Matthew 12:12
How much then is a man better than a sheep? Why it is lawful to do well on the sabbath days.
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12:9-13 Christ shows that works of mercy are lawful and proper to be done on the Lord's day. There are more ways of doing well upon sabbath days, than by the duties of worship: attending the sick, relieving the poor, helping those who need speedy relief, teaching the young to care for their souls; these are doing good: and these must be done from love and charity, with humility and self-denial, and shall be accepted, Ge 4:7. This, like other cures which Christ wrought, had a spiritual meaning. By nature our hands are withered, and we are unable of ourselves to do any thing that is good. Christ only, by the power of his grace, cures us; he heals the withered hand by putting life into the dead soul, works in us both to will and to do: for, with the command, there is a promise of grace given by the word.How much, then, is a man better than a sheep? - Of more consequence or value.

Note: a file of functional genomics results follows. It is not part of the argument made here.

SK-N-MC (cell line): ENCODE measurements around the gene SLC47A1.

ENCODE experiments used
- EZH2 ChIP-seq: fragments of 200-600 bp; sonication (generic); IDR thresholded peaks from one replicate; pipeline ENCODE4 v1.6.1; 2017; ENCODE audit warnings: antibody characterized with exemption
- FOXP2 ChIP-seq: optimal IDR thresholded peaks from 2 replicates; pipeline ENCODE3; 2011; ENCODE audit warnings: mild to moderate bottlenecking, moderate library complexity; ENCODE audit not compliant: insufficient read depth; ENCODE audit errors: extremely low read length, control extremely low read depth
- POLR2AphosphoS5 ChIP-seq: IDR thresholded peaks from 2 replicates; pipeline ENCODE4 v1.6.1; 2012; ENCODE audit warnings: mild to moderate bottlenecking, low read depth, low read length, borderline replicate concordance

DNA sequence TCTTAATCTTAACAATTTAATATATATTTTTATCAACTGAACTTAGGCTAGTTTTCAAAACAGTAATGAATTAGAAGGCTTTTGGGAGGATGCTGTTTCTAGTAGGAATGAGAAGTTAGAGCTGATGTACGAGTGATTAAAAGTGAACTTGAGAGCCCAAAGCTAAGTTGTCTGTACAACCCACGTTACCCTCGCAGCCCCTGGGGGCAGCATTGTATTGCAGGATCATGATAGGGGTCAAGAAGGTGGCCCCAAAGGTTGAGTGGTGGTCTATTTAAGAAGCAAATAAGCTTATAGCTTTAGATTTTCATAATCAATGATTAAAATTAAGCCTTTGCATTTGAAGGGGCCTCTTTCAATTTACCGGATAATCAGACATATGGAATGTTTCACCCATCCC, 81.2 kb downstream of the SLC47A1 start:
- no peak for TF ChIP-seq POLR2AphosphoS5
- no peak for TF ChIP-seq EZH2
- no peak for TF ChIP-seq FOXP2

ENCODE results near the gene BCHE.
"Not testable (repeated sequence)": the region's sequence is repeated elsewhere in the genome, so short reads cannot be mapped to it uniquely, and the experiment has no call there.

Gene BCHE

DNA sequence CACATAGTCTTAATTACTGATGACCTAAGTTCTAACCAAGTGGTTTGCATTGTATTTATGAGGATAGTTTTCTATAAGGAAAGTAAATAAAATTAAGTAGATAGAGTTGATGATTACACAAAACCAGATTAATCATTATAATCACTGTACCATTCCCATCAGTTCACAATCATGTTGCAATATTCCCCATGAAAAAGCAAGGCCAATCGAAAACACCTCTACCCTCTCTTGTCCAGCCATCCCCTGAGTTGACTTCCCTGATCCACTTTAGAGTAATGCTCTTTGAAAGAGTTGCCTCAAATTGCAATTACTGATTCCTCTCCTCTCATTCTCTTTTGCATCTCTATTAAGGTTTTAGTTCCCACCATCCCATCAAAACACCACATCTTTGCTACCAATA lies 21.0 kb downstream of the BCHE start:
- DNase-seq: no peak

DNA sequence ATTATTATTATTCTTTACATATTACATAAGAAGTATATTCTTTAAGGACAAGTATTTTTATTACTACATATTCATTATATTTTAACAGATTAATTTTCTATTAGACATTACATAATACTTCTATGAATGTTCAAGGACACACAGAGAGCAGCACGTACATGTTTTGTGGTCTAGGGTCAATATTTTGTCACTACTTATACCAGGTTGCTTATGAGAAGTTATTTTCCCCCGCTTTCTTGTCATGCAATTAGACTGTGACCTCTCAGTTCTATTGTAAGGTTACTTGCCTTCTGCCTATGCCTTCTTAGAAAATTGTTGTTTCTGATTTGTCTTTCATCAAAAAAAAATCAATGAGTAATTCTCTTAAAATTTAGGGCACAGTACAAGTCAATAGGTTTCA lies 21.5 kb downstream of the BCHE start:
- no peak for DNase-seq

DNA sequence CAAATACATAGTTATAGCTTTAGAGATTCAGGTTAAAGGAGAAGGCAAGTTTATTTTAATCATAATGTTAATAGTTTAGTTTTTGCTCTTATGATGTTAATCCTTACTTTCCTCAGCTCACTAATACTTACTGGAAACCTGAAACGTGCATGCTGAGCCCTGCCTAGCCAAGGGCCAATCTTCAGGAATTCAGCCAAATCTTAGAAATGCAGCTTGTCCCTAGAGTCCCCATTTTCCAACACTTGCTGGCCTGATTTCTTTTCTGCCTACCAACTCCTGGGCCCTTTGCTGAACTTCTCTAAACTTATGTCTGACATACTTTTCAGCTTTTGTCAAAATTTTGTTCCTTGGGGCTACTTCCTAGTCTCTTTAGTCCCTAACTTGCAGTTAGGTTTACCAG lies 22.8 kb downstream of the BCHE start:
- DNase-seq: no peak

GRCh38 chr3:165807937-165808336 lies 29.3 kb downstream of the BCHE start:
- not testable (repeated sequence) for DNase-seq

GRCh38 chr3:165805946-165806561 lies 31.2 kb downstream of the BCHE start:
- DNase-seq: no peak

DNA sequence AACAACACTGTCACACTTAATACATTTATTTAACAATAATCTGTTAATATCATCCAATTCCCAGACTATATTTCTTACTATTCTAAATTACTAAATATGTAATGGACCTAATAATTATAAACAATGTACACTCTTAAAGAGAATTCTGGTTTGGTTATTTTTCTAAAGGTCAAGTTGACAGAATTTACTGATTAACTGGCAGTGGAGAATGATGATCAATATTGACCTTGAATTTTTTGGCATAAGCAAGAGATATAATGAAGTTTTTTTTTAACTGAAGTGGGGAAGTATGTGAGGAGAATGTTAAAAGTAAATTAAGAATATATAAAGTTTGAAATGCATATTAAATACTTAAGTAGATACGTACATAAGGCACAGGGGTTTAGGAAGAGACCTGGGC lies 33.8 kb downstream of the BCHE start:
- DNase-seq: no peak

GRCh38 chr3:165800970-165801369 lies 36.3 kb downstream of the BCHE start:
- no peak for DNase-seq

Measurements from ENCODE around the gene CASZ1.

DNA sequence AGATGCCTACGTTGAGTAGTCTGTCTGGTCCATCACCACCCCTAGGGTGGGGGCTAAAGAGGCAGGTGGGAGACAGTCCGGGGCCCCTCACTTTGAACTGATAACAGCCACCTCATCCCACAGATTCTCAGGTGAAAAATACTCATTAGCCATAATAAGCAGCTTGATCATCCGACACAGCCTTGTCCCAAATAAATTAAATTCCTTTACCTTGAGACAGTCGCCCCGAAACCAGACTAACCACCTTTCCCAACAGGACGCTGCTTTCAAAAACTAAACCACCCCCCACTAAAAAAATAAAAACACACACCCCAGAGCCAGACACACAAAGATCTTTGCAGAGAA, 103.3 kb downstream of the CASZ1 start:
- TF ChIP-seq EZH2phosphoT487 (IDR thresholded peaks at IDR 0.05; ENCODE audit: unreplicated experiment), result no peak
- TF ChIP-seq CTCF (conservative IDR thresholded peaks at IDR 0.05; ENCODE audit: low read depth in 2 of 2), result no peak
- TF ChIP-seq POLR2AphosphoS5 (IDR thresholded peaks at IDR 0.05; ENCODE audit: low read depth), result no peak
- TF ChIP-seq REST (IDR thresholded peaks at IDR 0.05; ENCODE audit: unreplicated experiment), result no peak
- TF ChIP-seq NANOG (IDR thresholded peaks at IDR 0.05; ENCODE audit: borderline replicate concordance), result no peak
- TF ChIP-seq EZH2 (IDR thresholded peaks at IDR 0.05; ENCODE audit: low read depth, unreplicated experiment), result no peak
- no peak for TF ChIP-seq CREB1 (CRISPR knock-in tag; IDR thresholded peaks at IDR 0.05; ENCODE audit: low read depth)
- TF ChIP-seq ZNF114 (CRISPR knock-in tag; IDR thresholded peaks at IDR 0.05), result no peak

If you would show an act of kindness to a brute beast on the Sabbath, how much more important is it to evince similar kindness to one made in the image of God!

It is lawful to do well on the Sabbath days - This was universally allowed by the Jews in the abstract; and Jesus only showed them that the principle on which they acted in other things applied with more force to the case before him, and that the act which he was about to perform was, by their own confession, lawful.